Seven Questions for the Cariboo Fire Centre

In the heart of B.C.’s beetle zone, the Cariboo Fire Centre covers an area of about 10.3 million hectares divided into three zones: Central Cariboo, Quesnel, and 100 Mile House. Headquartered in Williams Lake, it is one of six provincial wildland fire centres operated by the world-renowned B.C. Forest Service Wildfire Management Branch. Special thanks to Emily Epp, Fire Information Officer at the Cariboo Fire Centre, for taking the time to answer seven questions:

  1. In consideration of the low snow pack that is being reported in the mountains this year, does this increase the risk factor for wildfires this summer?
    Snow pack levels are one means of forecasting whether we’ll see an early or late start to the fire season. However, they aren’t a good indicator of how intense the season will be. More relevant indicators are precipitation levels and drying patterns as we move into summer. The nature of the fire season will ultimately depend on the arrival (or absence) of the “June rains”.
  2. What steps, if any, are being taken in advance preparation for this summer’s fire season?
    Throughout the spring and early summer, Wildfire Management Branch personnel focus on training and preparation for that upcoming fire season. Our fire fighters are highly skilled and trained to fight wildfires. Resources are positioned throughout the province in readiness for any level of fire activity that the season may bring.
  3. Are there specific areas that pose greater than normal or heightened risk for wildfires this season?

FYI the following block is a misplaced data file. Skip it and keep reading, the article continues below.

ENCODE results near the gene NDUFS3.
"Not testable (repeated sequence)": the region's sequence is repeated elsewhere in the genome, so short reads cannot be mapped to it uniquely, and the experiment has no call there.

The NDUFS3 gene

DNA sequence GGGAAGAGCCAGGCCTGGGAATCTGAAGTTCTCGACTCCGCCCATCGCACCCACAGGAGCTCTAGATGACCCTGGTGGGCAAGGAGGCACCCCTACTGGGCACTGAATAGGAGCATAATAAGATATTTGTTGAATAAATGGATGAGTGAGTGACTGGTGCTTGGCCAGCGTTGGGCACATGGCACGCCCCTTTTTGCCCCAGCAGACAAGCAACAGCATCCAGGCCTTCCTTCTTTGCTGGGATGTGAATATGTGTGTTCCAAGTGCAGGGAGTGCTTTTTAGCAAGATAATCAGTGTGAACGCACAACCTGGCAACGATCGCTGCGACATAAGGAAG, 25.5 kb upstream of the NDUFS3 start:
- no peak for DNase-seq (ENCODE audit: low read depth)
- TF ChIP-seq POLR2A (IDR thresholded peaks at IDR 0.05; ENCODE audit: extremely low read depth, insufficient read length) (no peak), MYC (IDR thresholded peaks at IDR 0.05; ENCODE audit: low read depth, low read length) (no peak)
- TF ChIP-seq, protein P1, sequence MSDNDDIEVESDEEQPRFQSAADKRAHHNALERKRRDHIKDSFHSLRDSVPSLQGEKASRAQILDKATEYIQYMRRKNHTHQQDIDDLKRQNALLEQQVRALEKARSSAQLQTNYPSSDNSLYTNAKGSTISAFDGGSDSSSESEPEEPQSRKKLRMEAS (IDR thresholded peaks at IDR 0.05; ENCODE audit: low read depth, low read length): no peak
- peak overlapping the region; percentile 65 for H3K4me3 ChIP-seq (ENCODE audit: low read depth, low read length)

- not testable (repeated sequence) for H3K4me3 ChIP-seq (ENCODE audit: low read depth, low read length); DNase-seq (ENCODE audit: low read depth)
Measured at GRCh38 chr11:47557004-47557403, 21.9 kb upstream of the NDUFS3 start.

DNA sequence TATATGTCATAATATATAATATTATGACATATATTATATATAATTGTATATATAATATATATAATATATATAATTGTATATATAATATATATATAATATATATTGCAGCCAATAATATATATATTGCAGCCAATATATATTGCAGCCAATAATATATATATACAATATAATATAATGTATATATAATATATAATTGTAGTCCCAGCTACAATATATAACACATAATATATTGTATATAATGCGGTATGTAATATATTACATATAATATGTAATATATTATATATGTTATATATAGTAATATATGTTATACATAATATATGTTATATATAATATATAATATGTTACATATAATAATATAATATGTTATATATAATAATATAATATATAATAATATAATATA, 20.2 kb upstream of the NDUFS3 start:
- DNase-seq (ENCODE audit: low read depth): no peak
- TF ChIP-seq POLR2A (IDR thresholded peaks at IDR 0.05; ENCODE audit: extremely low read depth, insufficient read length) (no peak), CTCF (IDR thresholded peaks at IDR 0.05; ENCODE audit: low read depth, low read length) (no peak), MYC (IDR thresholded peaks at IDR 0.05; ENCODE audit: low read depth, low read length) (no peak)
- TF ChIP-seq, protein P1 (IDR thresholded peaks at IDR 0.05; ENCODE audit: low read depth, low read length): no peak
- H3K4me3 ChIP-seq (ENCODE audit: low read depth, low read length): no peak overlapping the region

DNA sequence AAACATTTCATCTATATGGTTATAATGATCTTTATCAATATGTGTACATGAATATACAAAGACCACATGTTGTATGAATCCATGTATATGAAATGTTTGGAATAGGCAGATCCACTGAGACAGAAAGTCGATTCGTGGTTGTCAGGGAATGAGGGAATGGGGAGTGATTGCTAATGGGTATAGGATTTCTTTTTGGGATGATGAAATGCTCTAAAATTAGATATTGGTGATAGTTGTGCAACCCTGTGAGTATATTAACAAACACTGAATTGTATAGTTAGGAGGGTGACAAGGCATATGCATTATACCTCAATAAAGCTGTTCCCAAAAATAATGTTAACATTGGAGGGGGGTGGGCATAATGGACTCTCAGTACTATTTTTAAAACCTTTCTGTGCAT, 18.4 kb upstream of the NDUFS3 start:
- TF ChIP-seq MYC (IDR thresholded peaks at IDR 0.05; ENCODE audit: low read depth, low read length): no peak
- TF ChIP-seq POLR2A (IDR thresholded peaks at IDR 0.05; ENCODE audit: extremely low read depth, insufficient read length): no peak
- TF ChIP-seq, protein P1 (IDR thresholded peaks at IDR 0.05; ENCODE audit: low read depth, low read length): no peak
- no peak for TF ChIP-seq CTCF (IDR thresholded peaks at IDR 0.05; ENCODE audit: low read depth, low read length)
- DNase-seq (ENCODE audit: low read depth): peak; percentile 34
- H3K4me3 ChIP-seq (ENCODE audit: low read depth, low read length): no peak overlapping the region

The Fire Danger Rating is currently “Moderate” across most of B.C., with scattered areas of “High” in north, central, and southern B.C. The current long-term outlook for the summer indicates a potential for higher-than-normal temperatures. However, warmer than normal conditions alone are not necessarily an indicator of an intense fire season. While long term weather models may indicate trends over time, they cannot reliably forecast more than a few days in advance. We maintain our levels of preparedness by studying forecasts which will give us a good idea of what to expect in the short term. For looking more than a few days into the future, these forecasts have a diminished level of reliability.
  4. Is beetle-killed timber exacerbating the threat or risks this season?
    Recent wildfire observations over the past few fire seasons (2006-2011) have confirmed aggressive fire behaviour in MPB-affected forests. More information is being collected to validate potential and expected fire behaviour across a range of MPB-attacked forest fuel classes. The Wildfire Management Branch is working with communities, local governments, and First Nations to implement community wildfire protection plans in MPB-affected forests to address fire safety issues from the provincial MPB infestation.
  5. Are there any indications of industry taking any special steps in preparing for this fire season?
    By law, forest licensees are required to have hazard abatement plans in place and necessary wildfire suppression equipment on hand when working in the forest.
  6. What kind of budgets are in place for fighting anticipated fires this season? How does this compare with recent years? Is the number mentioned adequate in your opinion?
    For budgeting purposes, the government of B.C. has allocated $63 million in Direct Fire for the 2015/2016 fire season. When actual costs exceed the Direct Fire budget allocation, the Wildfire Management Branch has statutory authorization to receive additional funds. In the past 10 fiscal years (2005/09 to 2014/15), net Direct Fire costs have ranged from a low of $47 million in 2005/06 to a record high of $382 million in 2009/10. In fiscal year 2014/2015, WMB spent almost $298 million. It’s difficult to forecast wildfire suppression costs as each season varies significantly depending on weather conditions and the number and severity of wildfires that we respond to. The province will always spend what’s necessary to protect people and property.
  7. Are there other resources (equipment, personnel) that are being added this year? Are such resources in place now?
    This fact sheet details the resources the province has in place to fight wildfires this year:


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